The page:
In the Concert Halls
During the season which is now drawing to a close, New York and other cities as well have had an opportunity of hearing the leading conductors of the world. There have been the English Arthur Coates, who came for three concerts of the New York Symphony, and whose presence is promised by the same orchestra for a longer term next year; the Dutch Mengelberg, who has finished his season with the National Symphony, and who will return next season to act as joint conductor with Stransky of the greater Philharmonic; Toscanini, that fiery Italian, who has thrilled his many admirers anew with his masterful handling of the splendid La Scala Orchestra; and last, but by no means the least, we have heard during the month just, past, the great Italian conductor, Leopold Mugnone, who made his first New York appearance under the most disastrous conditions imaginable.
Although Signor Mugnone is reputed in the past to have received numerous flattering offers from impressarios and orchestral societies in this country, he has accepted none of them, and it remained for Signor Salmaggi, of the Italian Lyric Federation, to succeed in bringing the great conductor to our shores. A ten weeks' series of opera at the Lexington was announced, with added performances at the Brooklyn Academy of Music. The season opened with a packed house, largely composed of Italians, to hear Aida.
Sig. Mugnone's reputation has extended to all quarters of the musical world, and there were many on hand to witness this performance under the baton of the man whom Verdi chose as his greatest interpreter, and to whom was intrusted the first performance of Falstaff.
The conductor of this Aida had only two rehearsals with his troupe before the performance (hearken to this, ye Mengelbergs), and though the singers were decidedly inferior, and the orchestra hurriedly assembled from all quarters for the occasion, New York has seldom heard so spirited and so thoroughly musical a performance of Aida. Signor Mugnone was at all times master of the occasion, he held the whip hand, and although an inferior conductor would have been driven to desperation by the almost insurmountable difficulties thrown in his path, Mugnone kept things together and thoroughly earned the honors as "prima donna" of the occasion.
On the following evening Rigoletto was presented, the singing was even more ragged than on the previous night, and the audience smaller. Since then there have been no more performances and it is fairly certain that the project is abandoned. Of one thing can we be assured, however, and that is that Mugnone upheld his reputation in spite of the drawbacks. It is sincerely to be hoped that we will hear him next season under more auspicious circumstances. Maybe his friend Gatti Casazza will engage him for a few performances at the Metropolitan.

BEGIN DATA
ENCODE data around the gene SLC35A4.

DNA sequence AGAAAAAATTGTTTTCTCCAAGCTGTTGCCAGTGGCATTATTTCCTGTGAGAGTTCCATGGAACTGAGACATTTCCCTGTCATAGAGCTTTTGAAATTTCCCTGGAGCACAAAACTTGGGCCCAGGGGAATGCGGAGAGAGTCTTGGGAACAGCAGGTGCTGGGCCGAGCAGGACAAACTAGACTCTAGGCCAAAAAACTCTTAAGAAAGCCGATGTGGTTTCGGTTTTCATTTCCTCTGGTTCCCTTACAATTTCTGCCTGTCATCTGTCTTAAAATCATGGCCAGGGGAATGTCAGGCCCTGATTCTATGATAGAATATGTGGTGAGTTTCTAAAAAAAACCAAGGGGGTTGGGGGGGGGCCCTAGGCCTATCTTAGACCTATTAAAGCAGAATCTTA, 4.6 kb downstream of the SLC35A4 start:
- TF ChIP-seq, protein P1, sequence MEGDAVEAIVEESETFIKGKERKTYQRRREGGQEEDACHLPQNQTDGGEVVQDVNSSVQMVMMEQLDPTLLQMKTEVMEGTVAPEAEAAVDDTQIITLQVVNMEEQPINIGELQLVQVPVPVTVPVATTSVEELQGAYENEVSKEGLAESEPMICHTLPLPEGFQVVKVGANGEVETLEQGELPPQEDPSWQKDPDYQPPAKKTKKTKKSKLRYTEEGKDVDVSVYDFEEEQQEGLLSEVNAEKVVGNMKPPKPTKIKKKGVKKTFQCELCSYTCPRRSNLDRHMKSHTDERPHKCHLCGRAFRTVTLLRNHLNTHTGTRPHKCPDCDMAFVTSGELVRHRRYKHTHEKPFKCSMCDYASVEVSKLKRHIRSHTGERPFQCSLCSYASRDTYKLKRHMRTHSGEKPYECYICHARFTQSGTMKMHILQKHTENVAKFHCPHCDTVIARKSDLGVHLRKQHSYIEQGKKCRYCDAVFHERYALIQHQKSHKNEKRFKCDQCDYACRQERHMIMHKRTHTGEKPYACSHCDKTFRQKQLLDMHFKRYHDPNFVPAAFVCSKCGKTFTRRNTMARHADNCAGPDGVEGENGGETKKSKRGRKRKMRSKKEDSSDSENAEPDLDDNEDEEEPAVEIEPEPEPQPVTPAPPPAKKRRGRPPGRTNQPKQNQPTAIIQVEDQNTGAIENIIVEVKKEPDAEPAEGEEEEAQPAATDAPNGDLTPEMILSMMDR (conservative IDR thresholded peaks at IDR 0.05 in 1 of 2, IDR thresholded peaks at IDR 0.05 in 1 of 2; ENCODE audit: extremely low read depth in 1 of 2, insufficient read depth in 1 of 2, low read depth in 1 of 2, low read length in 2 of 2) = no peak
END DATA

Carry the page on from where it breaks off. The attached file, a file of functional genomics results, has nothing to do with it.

The End of the Orchestral Season
Now that the season of the New York Symphony and the Philharmonic are ended, and the visiting orchestras have waved their au revoir for the year, the National Symphony in New York is singing its Swan Song unhindered by competition. When Willem Mengelberg conducted his last concert of the season he received an ovation which was the most sensational that, has been accorded an artist for a long time. Kisses from fair ladies were bestowed in such abundance that the great conductor will be able to bathe in their memories for many months to come.
If he enjoyed the oscillatory deluge every concert he conducts may be announced as a farewell appearance.
Now that his associate has returned to the canals of Holland, Arthur Bodanzky has again taken the baton of the National, and is waving it over a triumphal finish of the orchestra's existence. The concerts have been held weekly, and although the programs have assumed a conventional order, they have been well played and have maintained the interest, of the audiences. Among the soloists have been Rudolph Ganz, who played the Tschaikowsky B flat minor piano concerto with his usual elegance and style, Erno Dohnanyi, who thrilled his hearers with his reverent reading of the Beethoven Emperor concerto, Francis McMillen played (by request) the Goldmark violin concerto, and as we go to press, Julia Glass is scheduled to play the Schumann piano concerto. Miss Glass, together with Mathilda Locus, won last summer's contest to appear with the orchestra as soloist.
In Boston the Symphony Orchestra under Mr. Monteux has been bringing its season to a close with an interesting list of novelties. With the assistance of the Harvard Glee Club and the Radcliffe Choral Society the orchestra gave fragments from Parsifal, which while not, strictly in the novelty class as music, are unusual in this form in the concert, halls. Mr. Monteux introduced to Boston the third Sibelius Symphony, and also unearthed from its resting place Schubert's Third (Tragic) Symphony. Among the new works played have been Vassilenko's "Epic Poem," Kallinikov's Symphony in G minor, and Ravel's "Noble and Sentimental Waltzes." Among the American compositions has been Charles Martin Loeffler's "La Bonne Chanson."
Frederick Stock has been giving his audiences much to delight, them during the closing days of the Chicago Symphony season, and there have been several works new to Chicagoans. Among these were Scriabine's "Poem of Eestacy" which was played earlier in the season by the Boston orchestra, both in Boston and in New York. The Chicago orchestra had the assistance of the Flonzaley quartet in the playing of the Emanuel Moor Concerto for String Quartet and Orchestra, and the work made the same impression on Chicagoans that it made on New Yorkers when they recently heard it played by the Philadelphia Orchestra with the same quartet as soloist.